Florence’s story

My name is Apolot Florence and I am 35 years old, from the eastern part of Uganda in a district called Bukedea. I am HIV positive. When I realized I was HIV positive I became worried, and weak. The symptoms of HIV had begun appearing as a rash all over my body, a cough, and pain everywhere. After a year of my husband telling me that there was no problem and to forget it, I went for testing where they confirmed my fears.
I thought I was going to die very soon. I would stay indoors because there was nobody in the community who I could tell my status to after even my own relatives had rejected me. They said that they were not the ones who sent me to get this virus, so they would also not be the ones to cure me!
My family separated my plates, cups and wash basins fearing that I would infect them. They even decided to isolate me to a house away from theirs and dig a hole inside that house for me to defecate in so that I wouldn’t disturb them.

When the rainy season came with the cold they said I would surely die. When I began coughing, the people in the village were saying that I was not going to live more than a month. When I would hear such words I was very worried and had sleepless nights. It was one of these nights I decided to write a letter to my sister who was staying in Kampala. She arranged for me to come stay with her, and told me of Meeting Point International.

I came to MPI and found Aunt Teddy here. She welcomed me to come to a meeting with the other women. At first I was fearing to talk to the women because there were very many. Over time though I realized that I liked the singing, dancing and making beads. After some time Auntie Rose came and she welcomed me too. I told Aunt Rose about my status, and my children who were at home without school. Aunt Rose gave me the money to send the children to school, to resume treatment, and even the money for rent. After this I began feeling better, and at a certain point I thought I would travel back to village as I was strong enough to live without the support of Meeting Point. I was taking my medicine, though I had to travel far to the health center, but I saw that life had again become difficult. I said to myself, “what is the problem now?!” I realized that even though I was on my medication there was a big part of life that was different in the village, and that was that I had nobody to talk to about my problems or share my happiness. I realized that as much as the ARVs were helping me, it was still of no good without also having the love of others.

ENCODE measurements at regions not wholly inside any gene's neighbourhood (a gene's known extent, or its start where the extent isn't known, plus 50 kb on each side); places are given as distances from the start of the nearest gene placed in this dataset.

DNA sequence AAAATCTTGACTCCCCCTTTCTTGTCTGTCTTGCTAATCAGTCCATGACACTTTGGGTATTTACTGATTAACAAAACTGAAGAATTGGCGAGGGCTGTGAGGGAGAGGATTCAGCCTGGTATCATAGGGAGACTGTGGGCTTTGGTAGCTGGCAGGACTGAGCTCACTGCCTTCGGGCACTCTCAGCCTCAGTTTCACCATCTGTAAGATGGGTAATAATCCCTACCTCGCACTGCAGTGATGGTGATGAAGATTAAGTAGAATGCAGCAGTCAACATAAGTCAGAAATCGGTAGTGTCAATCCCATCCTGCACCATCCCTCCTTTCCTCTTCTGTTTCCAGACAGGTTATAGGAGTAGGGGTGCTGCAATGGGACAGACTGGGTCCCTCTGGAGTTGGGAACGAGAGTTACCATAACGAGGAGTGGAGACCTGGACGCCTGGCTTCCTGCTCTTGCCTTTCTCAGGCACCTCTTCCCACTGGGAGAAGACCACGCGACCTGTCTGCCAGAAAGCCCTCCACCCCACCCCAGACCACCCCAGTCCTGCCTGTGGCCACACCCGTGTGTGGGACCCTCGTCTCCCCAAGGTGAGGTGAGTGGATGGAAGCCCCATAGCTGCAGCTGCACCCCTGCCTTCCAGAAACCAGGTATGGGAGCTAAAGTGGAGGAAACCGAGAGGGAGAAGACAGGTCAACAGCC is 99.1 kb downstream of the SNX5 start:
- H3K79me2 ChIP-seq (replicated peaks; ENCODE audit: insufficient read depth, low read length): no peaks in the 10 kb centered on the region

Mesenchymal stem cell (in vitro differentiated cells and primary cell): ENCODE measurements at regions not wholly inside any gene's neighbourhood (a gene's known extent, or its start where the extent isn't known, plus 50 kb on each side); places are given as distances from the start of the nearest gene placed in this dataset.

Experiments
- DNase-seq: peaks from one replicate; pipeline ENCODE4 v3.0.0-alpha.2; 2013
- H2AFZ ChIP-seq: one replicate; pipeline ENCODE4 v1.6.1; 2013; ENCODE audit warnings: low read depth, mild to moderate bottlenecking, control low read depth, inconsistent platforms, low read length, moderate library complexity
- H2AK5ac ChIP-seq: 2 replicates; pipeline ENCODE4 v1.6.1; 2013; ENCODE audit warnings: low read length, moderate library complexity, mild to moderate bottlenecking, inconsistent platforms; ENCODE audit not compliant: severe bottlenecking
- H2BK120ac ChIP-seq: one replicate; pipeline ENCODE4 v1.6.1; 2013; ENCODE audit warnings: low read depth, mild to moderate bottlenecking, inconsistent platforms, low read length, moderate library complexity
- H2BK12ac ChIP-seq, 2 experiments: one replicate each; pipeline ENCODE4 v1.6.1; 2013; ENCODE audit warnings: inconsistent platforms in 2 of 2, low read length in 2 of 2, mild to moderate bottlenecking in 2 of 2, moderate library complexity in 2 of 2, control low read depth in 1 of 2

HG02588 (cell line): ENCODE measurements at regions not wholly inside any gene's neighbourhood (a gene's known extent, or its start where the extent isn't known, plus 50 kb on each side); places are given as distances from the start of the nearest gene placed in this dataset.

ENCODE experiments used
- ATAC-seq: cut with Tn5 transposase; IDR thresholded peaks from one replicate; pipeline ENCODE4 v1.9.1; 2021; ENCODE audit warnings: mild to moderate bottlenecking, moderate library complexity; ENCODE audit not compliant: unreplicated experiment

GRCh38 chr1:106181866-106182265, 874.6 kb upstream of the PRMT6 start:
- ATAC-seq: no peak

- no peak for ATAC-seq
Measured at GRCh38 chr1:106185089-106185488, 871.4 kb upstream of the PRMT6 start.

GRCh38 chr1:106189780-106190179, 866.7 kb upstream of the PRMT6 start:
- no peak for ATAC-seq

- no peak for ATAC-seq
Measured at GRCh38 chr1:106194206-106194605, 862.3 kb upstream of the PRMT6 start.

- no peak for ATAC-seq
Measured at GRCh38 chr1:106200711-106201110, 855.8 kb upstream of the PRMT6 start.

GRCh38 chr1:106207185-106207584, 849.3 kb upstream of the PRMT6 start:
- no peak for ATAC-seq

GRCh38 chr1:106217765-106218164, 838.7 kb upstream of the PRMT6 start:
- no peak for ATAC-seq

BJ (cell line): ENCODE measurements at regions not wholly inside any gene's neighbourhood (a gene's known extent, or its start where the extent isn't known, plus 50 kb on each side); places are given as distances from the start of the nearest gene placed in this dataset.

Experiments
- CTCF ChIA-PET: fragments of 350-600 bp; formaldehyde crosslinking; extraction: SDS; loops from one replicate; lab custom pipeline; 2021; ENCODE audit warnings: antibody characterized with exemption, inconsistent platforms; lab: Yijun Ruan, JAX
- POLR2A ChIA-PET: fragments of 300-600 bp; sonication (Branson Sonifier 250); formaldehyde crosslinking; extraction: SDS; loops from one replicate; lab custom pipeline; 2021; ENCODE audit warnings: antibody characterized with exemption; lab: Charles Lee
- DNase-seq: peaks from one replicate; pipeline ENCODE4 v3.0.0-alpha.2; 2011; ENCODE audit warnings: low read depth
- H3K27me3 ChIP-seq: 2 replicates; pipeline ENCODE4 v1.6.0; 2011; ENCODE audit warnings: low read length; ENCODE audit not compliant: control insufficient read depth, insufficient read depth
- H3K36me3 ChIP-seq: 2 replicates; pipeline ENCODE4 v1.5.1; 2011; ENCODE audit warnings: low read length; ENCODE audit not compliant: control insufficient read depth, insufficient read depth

So as much as I thank Rose and Meeting Point for everything they have done, the greatest thing that I have been given is the love, peace, and a hope for life. I feel very fine now, and wish to tell my story to any other person who might be feeling as I was. This love is the greatest cure I have found!



I have taken a good number of years teaching Adult Literacy classes in Meeting Point International in Naguru. In the beginning, this work was quite complicated since I was used to teaching young primary school pupils. In MPI I began handling mature people who are comfortable in their deep-rooted habits. The big number of women looked to be tired and unmotivated to classroom work so I could find myself in front of the mature classroom with serious dedication problems.

Everything seemed to be not easy for me because my idea of the school had something to do with giving instructions to pupils that had to be followed. I was totally focused on my thoughts and I was thus getting upset with some women.

One day I got struck when I heard of a life story from one of my student (woman). We had received visitors and the Director Rose told the students (women) share their life experiences. She told the visitors that she was victim of the prolonged rebel activity in the northern region of Uganda where she grew up from, she was abducted and made to feed on human flesh, raped and got infected with HIV and AID many people who listened including me got emotional and started shading tears. When we closed our activities that day I went home, but something was hurting me. I felt I have been judgmental to my students, I prayed asking Christ to forgive me and to give me the grace change my gaze and to love all my students (women). I also realized that nothing depends on our effort, for this reason, I began to experience a change of attitude because the more I stayed with them, the more I loved my students and the more they opened up to me. All mentioned happened to me within the first few months… Now it is six years since I started teaching them, we do English language, Mathematics, Health Science and Music Dance and Drama. Six years of teaching the women have been very interesting and adventurous, I have learned a lot from my students (women) and fellow workers. In fact, it has been a journey to discovering my real life and value my humanity which is rooted in the “infinite”. We all need a company like this to walk.

I cherish my students for providing me the best companionship as I discover my life.

Written by Tr. Wasswa Yusuf and Compiled by Lumanyika Jude.